LAND of CLANS, from TACTIC (from the leading games creator in Finland) is a 2-4 player, 30 plus minutes land management game. It's mechanics are easy enough for 8 year olds to be able to understand, and the rules are very well explained over just three pages, brief on text high on illustrations. It is also possible to play this with 4 or 6 players in 2 teams of 2 players or 3 players each.
It's not so good with just 3 players because that brings a 'king maker' element into play, allowing 2 players to 'pick on' the third player and then continue as a regular 2 player game. We prefer it as a 4 player game with each player having their own set of 4 wooden Castles and 15 wooden Tokens.
Each player is dealt two Sorcerer cards and 5 random game cards, these five cards make up their starting hand whilst the Sorcerer cards are positioned face-up in full view of every player.
The cards, Tokens, Castles, the cross-shaped playing board and the various shaped Terrain tiles are all of top quality card or wood. There are no dice involved.
The map (playing area/board) is overlaid with a grid of squares that form parcels of land, each marked with a numerical value and a coloured shape - each individual shape has its own colour; the shapes and numbers match those on the cards held by the players.
To 'conquer' an empty space on the board a player has to play a card that matches the value (shape/colour/number) of that space. They then place one of their wooden counters onto that space. By placing the counters the players are attempting to make and match the terrain shapes shown on one of the four 'Win' tiles positioned around the board (at the beginning of the game and then replaced after each one is claimed).
When a player's counters create a shape that match a terrain tile (Win tile) shape they can claim one of the pieces of the same shape from the supply and then place it on the board, returning the counters to their owner. Then they place one of their Castles onto that shape to show they own it, but it is not safe. Opposing players can position their counters around the Castle/shape in what is basically a siege position and an attack can proceed.
Both sides can play cards (cross-swords for attack, shields for defence) to bolster their numbers. If the defence wins then nothing happens, if the offence wins then the current Castle is replaced by one from the attacking force; either way all cards used are discarded.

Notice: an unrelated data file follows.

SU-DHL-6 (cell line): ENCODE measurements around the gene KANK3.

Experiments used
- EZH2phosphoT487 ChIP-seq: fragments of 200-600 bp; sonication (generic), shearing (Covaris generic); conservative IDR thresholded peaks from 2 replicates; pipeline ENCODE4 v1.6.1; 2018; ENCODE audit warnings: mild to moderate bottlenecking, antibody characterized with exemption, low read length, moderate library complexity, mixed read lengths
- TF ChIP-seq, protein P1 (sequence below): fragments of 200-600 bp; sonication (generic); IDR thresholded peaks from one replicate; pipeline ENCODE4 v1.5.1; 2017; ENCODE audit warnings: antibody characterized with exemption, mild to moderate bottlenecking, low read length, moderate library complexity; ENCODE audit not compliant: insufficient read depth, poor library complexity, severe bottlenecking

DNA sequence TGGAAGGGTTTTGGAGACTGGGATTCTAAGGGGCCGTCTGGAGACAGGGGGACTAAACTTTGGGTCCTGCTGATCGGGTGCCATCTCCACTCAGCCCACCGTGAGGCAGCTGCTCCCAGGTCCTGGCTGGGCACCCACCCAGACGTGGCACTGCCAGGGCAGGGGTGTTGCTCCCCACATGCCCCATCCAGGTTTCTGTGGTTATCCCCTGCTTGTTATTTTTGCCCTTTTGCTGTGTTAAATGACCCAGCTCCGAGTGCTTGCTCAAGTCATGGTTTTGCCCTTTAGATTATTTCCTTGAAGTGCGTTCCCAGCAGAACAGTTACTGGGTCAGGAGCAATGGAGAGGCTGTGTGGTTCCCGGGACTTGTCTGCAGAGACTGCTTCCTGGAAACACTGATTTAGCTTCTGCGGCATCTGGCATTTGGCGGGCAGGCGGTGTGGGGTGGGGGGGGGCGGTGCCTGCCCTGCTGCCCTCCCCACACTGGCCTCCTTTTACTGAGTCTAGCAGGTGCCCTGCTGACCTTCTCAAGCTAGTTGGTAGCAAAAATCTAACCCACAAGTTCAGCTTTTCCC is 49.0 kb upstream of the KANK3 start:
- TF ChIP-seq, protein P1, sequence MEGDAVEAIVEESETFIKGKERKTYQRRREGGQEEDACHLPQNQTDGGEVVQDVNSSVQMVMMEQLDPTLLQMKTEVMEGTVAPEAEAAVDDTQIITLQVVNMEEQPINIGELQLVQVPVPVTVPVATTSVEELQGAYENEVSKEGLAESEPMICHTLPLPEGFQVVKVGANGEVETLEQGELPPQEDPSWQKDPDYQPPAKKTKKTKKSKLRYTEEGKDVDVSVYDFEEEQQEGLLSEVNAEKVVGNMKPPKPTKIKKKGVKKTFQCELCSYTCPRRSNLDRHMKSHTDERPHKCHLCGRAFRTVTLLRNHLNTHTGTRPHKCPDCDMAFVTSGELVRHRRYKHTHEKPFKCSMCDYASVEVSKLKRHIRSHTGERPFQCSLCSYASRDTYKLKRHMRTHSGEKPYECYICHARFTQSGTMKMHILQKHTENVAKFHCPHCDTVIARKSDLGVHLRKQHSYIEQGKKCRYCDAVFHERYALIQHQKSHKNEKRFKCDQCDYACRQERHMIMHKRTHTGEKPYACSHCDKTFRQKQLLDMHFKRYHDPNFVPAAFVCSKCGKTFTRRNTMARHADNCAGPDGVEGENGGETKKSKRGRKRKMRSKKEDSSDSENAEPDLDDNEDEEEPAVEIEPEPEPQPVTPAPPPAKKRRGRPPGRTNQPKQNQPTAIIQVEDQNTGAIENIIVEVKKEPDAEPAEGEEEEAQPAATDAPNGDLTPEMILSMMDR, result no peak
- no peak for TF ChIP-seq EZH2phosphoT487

There are a couple of additional plays that can be made during the game. For instance, certain squares have a Celtic knot symbol on them. These are No Man's Land spaces and can only be gained by a player, put a counter on it, when it is the final square of a Win tile shape. If it can be shown to be the last space required then it can be gained by discarding any card, it doesn't have to be a matching shape/colour/number.
The second additional play is about the Sorcerer cards. These are basically 'Jokers' that can be used as any card to place a counter on the board, with the major exception that the No Man's Land square has an unbeatable defence against Sorcerers.
The game mechanics aren't new, they can be found in several games. They are good, solid mechanics that work well. LAND of CLANS uses these mechanics extremely well; so good in fact that this is a very good game for teaching new players some of the classic and necessary strategies in land management games. I believe it has high value as a family game, plus I would put it on the lower scale of a core players chart for playability.
Very nicely produced, basic but solid wooden pieces, good quality card for all of the Tiles and the board. Super easy to follow rules, though I would suggest that the age suggestion of 8+ only counts if the children are regular and competent board game players, otherwise an experienced teen to adult player should be involved - if only in an advisory capacity (ie two 8 years olds playing one vs one with an older player explaining moves and other 'Turn' actions available).
Although it is called LAND of the CLANS and shows, on the box cover, a Scottish scene which appears to be set in or around the mid-16th Century (Kilts were allegedly not known to be regulary worn prior to 1538), there is nothing otherwise to suggest a Scottish flavour, in fact the Celtic knot used to distinguish the 'No Man's Land' squares on the board has its ties (pun intended) in Ireland rather than Scotland. Essentially, what I am saying is don't buy the game expecting Scottish connections, buy it because it's a good, enjoyable, light-strategy game.
Personally, as already mentioned, I am not happy with it as a 3 player game because of the 'man in the middle' possibility. The average price online and from bricks & mortar stores is £22.50 but at the time of writing Zatu have it an amazing £15.79 (just under $20.00). Ebay has it 'out of stock' at $51.49 (£42.13) which in my opinion is about £20.00 too much.